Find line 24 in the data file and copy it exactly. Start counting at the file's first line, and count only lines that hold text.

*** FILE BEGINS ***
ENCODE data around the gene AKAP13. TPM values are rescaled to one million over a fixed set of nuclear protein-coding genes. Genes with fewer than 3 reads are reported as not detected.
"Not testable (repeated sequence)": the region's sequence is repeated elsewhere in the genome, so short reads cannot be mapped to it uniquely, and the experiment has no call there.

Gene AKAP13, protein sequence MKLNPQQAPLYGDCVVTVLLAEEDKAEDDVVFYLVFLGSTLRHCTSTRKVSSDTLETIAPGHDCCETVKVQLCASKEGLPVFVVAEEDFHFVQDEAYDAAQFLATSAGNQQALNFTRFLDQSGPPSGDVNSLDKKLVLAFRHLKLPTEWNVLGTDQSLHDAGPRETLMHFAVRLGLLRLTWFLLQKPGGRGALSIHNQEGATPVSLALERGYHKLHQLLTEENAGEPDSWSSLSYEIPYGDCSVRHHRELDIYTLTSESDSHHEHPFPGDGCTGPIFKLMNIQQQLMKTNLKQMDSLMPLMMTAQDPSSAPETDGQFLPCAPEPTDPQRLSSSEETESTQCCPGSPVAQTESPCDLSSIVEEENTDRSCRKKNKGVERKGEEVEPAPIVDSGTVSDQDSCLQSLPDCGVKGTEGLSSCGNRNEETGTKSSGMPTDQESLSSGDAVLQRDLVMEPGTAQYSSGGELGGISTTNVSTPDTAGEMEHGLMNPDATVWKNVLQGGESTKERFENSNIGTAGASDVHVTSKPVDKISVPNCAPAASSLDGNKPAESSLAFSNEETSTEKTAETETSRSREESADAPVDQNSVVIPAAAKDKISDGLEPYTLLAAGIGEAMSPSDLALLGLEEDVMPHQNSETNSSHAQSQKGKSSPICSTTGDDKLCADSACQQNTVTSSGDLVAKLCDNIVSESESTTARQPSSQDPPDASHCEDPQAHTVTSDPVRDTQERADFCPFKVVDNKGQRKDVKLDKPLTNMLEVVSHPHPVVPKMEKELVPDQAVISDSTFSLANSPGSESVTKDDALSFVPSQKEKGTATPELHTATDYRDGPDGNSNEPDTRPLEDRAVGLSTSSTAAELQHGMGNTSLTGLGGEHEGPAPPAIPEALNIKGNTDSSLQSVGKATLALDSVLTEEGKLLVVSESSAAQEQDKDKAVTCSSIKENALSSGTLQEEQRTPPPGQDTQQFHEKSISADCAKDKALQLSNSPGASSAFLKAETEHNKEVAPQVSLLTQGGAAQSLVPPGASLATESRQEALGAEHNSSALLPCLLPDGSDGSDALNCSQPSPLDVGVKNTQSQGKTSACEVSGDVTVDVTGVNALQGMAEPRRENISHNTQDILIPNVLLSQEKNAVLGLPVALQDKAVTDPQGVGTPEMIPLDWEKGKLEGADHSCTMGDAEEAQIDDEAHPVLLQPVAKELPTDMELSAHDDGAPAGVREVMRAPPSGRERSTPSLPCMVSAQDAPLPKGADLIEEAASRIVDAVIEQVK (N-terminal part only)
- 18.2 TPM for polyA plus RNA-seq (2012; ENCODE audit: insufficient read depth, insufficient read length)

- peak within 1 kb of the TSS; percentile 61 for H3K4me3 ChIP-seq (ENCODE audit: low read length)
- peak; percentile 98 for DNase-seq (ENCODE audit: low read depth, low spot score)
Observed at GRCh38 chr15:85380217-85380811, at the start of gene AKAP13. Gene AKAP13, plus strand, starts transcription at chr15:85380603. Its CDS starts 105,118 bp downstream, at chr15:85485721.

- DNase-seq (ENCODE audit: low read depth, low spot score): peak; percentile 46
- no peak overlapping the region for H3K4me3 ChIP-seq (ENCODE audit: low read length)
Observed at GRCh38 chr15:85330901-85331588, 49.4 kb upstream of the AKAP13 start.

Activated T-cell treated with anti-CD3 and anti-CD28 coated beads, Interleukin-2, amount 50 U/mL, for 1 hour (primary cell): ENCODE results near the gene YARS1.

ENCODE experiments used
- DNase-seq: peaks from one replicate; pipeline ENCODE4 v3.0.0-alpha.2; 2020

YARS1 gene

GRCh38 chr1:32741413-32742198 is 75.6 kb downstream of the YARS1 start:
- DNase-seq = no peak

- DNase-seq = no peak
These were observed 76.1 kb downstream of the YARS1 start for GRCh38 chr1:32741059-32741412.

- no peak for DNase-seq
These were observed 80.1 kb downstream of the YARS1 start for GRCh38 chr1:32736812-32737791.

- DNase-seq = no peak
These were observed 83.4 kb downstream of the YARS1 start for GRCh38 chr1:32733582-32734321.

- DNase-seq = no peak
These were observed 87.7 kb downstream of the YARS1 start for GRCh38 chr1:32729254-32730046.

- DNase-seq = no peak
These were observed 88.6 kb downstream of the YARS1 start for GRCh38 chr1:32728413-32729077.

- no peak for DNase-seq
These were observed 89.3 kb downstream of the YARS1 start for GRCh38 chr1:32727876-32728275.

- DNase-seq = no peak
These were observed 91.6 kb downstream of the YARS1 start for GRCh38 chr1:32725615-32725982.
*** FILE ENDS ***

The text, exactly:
These were observed 87.7 kb downstream of the YARS1 start for GRCh38 chr1:32729254-32730046.